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it's in the cloud and the cloud can't fail right? My understanding is that they provide you with a c# library to do management do the cloud but it's not a VPS, it just a bunch of windows services dedicated to you. You have to create an AMI image. See Amazon EC2 AMI Tools for the utility to create an AMI image. Docs for the utility are here

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Hello Jim: In theory if our applications were cloud friendly I will probably not need to ask this question. The reality is that our company is using the cloud as a IaaS mechanism. We host MSSQL, IIS, and FTP there and we would like to have a good plan in case the server dies completely. Something that is happening more often than I like. I appreciate your response. Thanks –  Geo Jul 23 '09 at 21:04
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We are currently using a product called Replay from AppAssure, I can honestly say I have been extremely happy. While we are not using it to replicate cloud based machines we are using it to replicate to physical machines from one site to another. The software uses block level copy and can be set to snapshot as quickly as every 5 minutes or as slow as several hours. Because it uses an agent you should be able to run the agent in the cloud on another machine and keep the production and the DR both their and ready to go I would imagine.

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Hi Charles: thanks for your suggestion. I am currently downloading their trial software of AppAssure to see if it fits my model. I am reading in their documentation that it is needed a local recovery disk in case the protected server goes down. It looks to me that this software is more targeted to physical machines or private virtual machines. Is this your impression as well? What are your thoughts? –  Geo Jul 23 '09 at 21:34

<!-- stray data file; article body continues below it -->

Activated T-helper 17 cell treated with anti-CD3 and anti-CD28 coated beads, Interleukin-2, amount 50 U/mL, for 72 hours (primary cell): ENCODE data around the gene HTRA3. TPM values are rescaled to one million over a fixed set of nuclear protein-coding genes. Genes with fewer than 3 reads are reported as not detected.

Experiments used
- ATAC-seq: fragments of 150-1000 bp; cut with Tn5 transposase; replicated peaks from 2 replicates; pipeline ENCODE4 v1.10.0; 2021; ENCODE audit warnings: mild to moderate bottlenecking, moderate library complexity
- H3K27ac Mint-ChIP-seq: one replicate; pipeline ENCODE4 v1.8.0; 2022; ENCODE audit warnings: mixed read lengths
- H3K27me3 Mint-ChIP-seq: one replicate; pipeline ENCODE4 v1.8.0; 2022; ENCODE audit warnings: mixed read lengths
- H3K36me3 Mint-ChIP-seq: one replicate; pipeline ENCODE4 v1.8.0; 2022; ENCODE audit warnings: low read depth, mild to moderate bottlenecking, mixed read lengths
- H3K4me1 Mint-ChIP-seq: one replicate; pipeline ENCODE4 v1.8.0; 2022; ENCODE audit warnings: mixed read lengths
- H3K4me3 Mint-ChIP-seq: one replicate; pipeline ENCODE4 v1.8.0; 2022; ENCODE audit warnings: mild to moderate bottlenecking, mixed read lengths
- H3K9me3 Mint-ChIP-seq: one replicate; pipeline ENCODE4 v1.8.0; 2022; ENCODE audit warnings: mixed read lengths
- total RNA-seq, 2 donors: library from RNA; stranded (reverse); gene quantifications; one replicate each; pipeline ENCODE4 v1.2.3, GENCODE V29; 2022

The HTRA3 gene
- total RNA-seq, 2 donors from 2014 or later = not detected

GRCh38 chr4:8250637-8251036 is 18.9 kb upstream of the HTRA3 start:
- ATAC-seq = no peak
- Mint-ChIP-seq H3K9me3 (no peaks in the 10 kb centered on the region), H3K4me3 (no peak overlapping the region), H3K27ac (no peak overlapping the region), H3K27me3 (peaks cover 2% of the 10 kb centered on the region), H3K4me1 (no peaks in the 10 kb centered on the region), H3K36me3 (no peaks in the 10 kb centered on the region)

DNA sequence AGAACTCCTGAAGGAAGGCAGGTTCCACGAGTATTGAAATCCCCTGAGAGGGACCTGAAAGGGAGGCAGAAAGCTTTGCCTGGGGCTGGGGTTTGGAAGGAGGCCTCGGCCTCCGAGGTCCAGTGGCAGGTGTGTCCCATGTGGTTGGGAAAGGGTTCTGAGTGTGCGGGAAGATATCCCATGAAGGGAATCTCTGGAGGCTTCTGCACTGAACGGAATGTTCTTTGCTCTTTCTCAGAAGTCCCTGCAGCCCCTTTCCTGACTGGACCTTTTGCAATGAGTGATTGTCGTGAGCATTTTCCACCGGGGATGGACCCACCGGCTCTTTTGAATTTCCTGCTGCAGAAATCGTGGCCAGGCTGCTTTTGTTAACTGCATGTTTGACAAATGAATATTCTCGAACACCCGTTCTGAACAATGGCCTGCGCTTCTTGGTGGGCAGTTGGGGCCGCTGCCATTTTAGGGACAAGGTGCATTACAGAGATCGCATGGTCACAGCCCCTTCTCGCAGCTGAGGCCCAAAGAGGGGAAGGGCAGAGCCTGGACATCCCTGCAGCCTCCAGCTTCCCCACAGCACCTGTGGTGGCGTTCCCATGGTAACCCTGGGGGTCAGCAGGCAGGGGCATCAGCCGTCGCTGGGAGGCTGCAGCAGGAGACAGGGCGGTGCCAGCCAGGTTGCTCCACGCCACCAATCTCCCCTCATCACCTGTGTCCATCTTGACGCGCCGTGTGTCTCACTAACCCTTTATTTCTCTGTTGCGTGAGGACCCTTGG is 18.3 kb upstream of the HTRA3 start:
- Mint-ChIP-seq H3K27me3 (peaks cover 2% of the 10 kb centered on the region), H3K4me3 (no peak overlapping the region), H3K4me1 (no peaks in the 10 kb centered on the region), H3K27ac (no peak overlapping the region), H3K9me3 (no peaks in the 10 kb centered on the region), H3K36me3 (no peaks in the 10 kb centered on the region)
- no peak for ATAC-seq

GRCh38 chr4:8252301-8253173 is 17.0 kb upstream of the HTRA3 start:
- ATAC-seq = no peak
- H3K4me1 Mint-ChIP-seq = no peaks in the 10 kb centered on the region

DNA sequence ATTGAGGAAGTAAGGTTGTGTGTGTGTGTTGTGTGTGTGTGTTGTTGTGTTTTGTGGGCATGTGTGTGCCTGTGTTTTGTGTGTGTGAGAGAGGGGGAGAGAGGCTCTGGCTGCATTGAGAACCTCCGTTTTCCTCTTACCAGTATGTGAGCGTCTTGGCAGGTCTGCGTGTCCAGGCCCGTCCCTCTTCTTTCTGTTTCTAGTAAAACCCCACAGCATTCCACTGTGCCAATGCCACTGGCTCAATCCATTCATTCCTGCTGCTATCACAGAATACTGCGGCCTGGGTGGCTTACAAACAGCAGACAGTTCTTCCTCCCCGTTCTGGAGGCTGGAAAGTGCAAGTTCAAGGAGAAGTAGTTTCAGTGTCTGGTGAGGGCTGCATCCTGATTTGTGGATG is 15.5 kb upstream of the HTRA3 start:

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I'm not sure how the amazon cloud stuff works. But my solution to this problem is to setup an IIS cluster, or preferably a VM cluster(R2 for live migration, but bleeding edge). Shared Storage would be required and I'm not sure how that fits into the amazon cloud config.

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Leaving the cloud stuff aside, and getting back to DoubleTake, here's what my own research some time ago showed:

There were three major products that would provide server replication on the same level - DoubleTake, XOSoft WanSync-HA and NeverFail.

I have tried all three and ended up buying NeverFail, because the others were simply too expensive, while the feature set was pretty much the same.

The product didn't prove to be very good actually, when used over WAN, replicating MSTS, Exchange2003 and a few other servers between Russia and Israel. The split brain mechanism gave me some headache, because the servers tended to fail over as soon as the link would become slow. I'm sure that in a LAN environment things would have been better though. The licensing scheme that had to be renewed every year for a few thousand dollars didn't make me too happy either btw.

But when the main server died, it was NF that saved the day after all.

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We use a product called Replistor. Works fine on the LAN but never seems to catch up across the WAN. I have been following AppAssure because I believe it does backup, replications and more but I keep getting told that Replistor is a more robust product. Not sure how they stackup against each other.